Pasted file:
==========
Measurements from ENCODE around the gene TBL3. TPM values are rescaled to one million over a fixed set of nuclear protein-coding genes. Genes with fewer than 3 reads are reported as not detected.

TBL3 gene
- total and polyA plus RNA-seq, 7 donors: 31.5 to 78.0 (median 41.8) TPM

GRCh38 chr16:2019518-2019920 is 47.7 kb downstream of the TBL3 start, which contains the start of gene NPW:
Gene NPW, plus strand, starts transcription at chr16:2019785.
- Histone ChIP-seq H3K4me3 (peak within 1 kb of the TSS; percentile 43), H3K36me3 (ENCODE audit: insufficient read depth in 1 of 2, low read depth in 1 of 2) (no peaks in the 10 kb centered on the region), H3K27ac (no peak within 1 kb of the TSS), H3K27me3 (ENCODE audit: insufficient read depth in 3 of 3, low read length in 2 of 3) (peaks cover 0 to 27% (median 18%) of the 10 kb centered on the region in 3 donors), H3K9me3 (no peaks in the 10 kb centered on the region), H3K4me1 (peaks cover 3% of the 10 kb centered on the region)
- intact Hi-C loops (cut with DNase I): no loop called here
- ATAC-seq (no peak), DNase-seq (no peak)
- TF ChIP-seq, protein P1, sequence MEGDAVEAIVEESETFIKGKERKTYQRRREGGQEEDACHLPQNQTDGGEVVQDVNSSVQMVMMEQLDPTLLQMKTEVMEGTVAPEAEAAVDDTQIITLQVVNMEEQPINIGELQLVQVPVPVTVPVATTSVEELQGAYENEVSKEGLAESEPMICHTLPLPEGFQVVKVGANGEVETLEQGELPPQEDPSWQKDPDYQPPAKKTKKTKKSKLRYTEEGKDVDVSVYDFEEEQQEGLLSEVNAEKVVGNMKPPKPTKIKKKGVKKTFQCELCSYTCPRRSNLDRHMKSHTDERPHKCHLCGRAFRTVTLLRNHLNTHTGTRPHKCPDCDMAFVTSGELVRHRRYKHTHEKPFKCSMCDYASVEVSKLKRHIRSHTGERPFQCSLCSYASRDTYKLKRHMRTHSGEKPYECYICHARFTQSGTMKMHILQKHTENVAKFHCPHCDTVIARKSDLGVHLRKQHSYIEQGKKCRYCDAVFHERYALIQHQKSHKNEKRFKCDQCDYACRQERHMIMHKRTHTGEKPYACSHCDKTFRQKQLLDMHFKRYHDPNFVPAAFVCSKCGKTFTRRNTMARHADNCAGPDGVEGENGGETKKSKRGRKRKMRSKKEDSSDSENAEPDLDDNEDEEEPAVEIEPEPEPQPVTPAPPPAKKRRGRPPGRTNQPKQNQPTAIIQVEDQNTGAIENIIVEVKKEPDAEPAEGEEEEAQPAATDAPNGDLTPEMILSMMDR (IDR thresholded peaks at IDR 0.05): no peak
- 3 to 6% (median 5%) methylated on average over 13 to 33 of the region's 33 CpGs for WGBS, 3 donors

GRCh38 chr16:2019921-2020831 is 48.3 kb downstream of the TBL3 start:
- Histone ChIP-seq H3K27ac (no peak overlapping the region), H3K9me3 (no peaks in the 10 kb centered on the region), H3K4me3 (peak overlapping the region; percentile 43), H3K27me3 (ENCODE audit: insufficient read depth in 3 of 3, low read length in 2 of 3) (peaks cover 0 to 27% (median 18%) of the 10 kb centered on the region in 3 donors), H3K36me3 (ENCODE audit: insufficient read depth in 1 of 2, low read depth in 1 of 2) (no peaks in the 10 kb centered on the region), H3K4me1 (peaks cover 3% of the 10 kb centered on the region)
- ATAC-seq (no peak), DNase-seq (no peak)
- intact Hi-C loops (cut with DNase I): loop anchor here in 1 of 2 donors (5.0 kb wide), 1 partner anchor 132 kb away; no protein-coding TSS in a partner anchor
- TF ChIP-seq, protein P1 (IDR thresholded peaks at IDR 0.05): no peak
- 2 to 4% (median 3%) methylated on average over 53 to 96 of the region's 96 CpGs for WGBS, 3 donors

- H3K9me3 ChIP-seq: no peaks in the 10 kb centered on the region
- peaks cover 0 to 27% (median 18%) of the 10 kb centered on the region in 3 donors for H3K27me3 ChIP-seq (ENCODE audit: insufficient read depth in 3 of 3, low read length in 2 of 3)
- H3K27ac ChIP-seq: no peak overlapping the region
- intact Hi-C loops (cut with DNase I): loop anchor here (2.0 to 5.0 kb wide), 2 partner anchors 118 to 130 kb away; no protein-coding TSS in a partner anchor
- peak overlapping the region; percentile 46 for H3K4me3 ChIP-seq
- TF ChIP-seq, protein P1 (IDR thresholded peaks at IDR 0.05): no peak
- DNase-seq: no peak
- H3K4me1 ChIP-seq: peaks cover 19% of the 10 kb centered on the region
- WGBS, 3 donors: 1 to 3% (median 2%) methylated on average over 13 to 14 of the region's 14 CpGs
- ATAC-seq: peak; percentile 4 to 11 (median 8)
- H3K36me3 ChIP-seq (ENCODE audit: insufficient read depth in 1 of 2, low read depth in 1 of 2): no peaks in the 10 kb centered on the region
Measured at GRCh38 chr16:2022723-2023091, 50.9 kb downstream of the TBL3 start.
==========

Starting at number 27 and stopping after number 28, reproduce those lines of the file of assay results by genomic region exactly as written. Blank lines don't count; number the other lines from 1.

- H3K36me3 ChIP-seq (ENCODE audit: insufficient read depth in 1 of 2, low read depth in 1 of 2): no peaks in the 10 kb centered on the region
Measured at GRCh38 chr16:2022723-2023091, 50.9 kb downstream of the TBL3 start.